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Would you buy a second-hand appliance?

Washing machine drum

My old washing machine recently decided to shuffle off this mortal coil. And rather than sitting in a growing pile of dirty laundry, I went out to replace it. Should I buy a new or second-hand machine?

This rather inconvenient turn of events naturally led to mounting panic as my pile of unwashed laundry was already both formidable and still gathering size.

In the end, because my old Hoover washer had thoughtfully stopped working during the January sales, I was able to get a decent deal on a Bosch. I was soon back to my washing routine, without too much disruption.

And though I got a fairly good deal on my washing machine, at no point did I stop and think to investigate the current refurbished/second-hand market. Perhaps I might have found a superior model for a smaller, or similar, amount of money?

Paying for peace of mind?

Still, although I only thought of a second-hand washing machine in hindsight, I am still glad I bought a brand spanking new model that came with a two-year guarantee. For me, it’s all about peace of mind, as I know a good washer from a reliable brand reduces the risk of breakdowns.

But even if a second-hand or reconditioned washing machine was supplied with a warranty, I’d still not place as much trust in this compared to an off-the-shelf model. Perhaps that’s just me?

There’s also the issue of cost. These days you can replace your washing machine for under £400 with a fairly decent model, including some Best Buy washing machines (most Which? members said they’d be happy to pay around the £370 mark) so the amount of money you might save by going second hand is getting smaller compared to what it was in the past.

However, when I replaced my TV years ago – I had absolutely no qualms about buying a Samsung that had been used as a display model on the shop floor. I got a decent amount of money off the original price and, I’m pleased to report, it’s still working today.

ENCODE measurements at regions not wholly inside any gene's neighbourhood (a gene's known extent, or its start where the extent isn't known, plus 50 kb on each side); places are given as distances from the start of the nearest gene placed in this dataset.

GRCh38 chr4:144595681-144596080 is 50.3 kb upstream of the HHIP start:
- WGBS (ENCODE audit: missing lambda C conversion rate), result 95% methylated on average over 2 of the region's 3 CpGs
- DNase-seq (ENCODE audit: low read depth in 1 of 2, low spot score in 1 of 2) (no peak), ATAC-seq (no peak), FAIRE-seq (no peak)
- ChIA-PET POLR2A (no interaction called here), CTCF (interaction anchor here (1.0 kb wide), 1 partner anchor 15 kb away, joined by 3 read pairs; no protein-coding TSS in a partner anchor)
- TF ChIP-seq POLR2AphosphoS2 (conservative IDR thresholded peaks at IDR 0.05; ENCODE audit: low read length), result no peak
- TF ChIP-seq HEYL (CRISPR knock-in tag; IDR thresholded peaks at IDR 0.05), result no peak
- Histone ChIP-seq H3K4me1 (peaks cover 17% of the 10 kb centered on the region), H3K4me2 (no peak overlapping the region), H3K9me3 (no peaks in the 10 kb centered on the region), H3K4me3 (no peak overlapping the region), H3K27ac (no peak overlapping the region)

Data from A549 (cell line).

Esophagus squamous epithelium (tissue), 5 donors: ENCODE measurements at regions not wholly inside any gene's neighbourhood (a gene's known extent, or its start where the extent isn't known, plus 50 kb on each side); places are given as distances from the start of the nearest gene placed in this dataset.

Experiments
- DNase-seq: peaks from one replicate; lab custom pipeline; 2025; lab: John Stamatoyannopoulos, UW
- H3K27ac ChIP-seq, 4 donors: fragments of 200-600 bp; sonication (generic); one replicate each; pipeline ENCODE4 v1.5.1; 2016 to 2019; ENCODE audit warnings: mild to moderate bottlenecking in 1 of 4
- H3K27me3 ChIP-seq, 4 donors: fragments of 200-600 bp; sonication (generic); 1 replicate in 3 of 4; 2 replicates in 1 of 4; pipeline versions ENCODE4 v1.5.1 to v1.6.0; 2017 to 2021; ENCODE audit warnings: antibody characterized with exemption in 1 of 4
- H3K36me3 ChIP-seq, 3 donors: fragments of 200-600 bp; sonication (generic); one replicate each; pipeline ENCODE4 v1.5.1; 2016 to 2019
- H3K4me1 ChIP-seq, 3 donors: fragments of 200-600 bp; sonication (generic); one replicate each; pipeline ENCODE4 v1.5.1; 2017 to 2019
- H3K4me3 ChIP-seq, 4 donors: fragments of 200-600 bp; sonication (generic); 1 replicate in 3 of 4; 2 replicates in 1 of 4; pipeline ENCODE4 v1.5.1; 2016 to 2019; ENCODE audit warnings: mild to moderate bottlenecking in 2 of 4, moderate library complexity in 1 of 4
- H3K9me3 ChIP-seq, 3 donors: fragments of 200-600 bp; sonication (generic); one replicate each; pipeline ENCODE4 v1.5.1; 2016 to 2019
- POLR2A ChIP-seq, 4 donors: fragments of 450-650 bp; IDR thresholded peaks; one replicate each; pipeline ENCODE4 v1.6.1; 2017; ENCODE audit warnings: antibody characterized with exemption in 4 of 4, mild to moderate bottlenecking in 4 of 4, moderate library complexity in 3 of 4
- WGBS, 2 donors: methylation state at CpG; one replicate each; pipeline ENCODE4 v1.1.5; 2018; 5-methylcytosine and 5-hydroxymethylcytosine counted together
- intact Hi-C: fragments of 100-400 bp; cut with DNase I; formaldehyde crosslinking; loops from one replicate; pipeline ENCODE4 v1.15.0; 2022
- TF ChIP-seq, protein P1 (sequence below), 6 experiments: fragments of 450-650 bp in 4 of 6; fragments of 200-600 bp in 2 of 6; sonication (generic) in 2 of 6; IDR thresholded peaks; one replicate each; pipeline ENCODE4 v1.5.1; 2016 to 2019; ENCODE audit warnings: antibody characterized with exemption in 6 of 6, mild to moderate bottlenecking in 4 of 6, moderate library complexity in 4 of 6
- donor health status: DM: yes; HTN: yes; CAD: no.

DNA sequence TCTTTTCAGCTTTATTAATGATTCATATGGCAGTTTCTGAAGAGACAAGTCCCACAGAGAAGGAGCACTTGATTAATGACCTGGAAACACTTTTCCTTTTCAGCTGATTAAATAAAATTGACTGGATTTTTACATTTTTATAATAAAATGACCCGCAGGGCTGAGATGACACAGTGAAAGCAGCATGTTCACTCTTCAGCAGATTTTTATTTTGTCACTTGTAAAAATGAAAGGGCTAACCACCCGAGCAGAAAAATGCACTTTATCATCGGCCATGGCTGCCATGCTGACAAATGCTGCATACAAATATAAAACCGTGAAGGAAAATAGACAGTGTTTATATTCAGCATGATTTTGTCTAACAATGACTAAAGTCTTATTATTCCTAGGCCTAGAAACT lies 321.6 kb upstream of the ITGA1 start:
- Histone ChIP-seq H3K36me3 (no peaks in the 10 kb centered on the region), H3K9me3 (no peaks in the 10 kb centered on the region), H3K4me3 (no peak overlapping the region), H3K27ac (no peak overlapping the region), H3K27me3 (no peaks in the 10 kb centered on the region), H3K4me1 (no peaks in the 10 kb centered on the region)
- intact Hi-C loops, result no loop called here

What would you buy second hand?

When I really think about it, there are appliances I’d happily buy second hand or refurbished – fridges, TVs and tumble dryers, while others I would have to buy brand new such as washing machines and dishwashers. I’ll reveal why this is in the comments…

My question is, what appliances would you buy second hand and which must be brand new? Do you have any conditions that must be met when purchasing different appliances?

Would you buy a second-hand appliance?

Maybe, it really depends on the type of appliance (51%, 213 Votes)

No, I have to buy new appliances every time (35%, 146 Votes)

Yes, I’m happy buying second-hand appliances (13%, 56 Votes)

Total Voters: 418

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I think if you want some sensible answer to this Convo / Poll you will need to be much clearer about what you mean by “second-hand”?

Obviously not brand new and boxed, but an ex-demo TV off the retailer’s shop is not what I would call second-hand. And you are very unlikely to see a washing machine that has actually been turned on in store.

So ex-display, “B”-grade, refurbished or warranty repair, exchanged, but all sold by a retailer with the benefit of a warranty.

Then there are pre-owned, used appliances bought from a dealer or repairer.

Finally, private sales.

And it’s not just about the state of the appliance, but to do with the rights that come with each type of sale, as I’m sure you know. So what, exactly, do you mean by second-hand?

Thanks for clarifying Adrian, and to answer your question; no, I would never buy an electrical appliance (or a car for that matter) second hand from someone I did not know and trust.

I may be in the fortunate position of being able to afford new but, in the long run, I don’t think it is worth it. A washing machine has a limited lifetime. If I buy it new, I know exactly how it has been treated, how old it is and how long it should last. I can therefore make an informed decision about whether it is worth repairing when something goes wrong.